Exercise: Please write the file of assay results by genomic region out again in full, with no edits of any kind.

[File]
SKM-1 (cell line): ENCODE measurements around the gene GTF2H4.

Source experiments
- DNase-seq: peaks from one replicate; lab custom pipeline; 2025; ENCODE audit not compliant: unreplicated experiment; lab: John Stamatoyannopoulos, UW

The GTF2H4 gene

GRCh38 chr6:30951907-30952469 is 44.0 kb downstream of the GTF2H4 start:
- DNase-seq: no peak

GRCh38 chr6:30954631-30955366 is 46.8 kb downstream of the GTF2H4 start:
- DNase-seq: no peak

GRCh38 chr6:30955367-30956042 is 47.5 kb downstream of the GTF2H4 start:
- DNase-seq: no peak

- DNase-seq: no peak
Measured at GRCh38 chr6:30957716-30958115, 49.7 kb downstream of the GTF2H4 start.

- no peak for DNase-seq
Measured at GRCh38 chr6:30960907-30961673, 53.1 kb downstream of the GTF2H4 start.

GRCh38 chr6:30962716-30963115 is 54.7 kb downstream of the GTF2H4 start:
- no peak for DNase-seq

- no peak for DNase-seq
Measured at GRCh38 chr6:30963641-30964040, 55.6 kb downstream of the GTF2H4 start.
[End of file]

SKM-1 (cell line): ENCODE measurements around the gene GTF2H4.

Source experiments
- DNase-seq: peaks from one replicate; lab custom pipeline; 2025; ENCODE audit not compliant: unreplicated experiment; lab: John Stamatoyannopoulos, UW

The GTF2H4 gene

GRCh38 chr6:30951907-30952469 is 44.0 kb downstream of the GTF2H4 start:
- DNase-seq: no peak

GRCh38 chr6:30954631-30955366 is 46.8 kb downstream of the GTF2H4 start:
- DNase-seq: no peak

GRCh38 chr6:30955367-30956042 is 47.5 kb downstream of the GTF2H4 start:
- DNase-seq: no peak

- DNase-seq: no peak
Measured at GRCh38 chr6:30957716-30958115, 49.7 kb downstream of the GTF2H4 start.

- no peak for DNase-seq
Measured at GRCh38 chr6:30960907-30961673, 53.1 kb downstream of the GTF2H4 start.

GRCh38 chr6:30962716-30963115 is 54.7 kb downstream of the GTF2H4 start:
- no peak for DNase-seq

- no peak for DNase-seq
Measured at GRCh38 chr6:30963641-30964040, 55.6 kb downstream of the GTF2H4 start.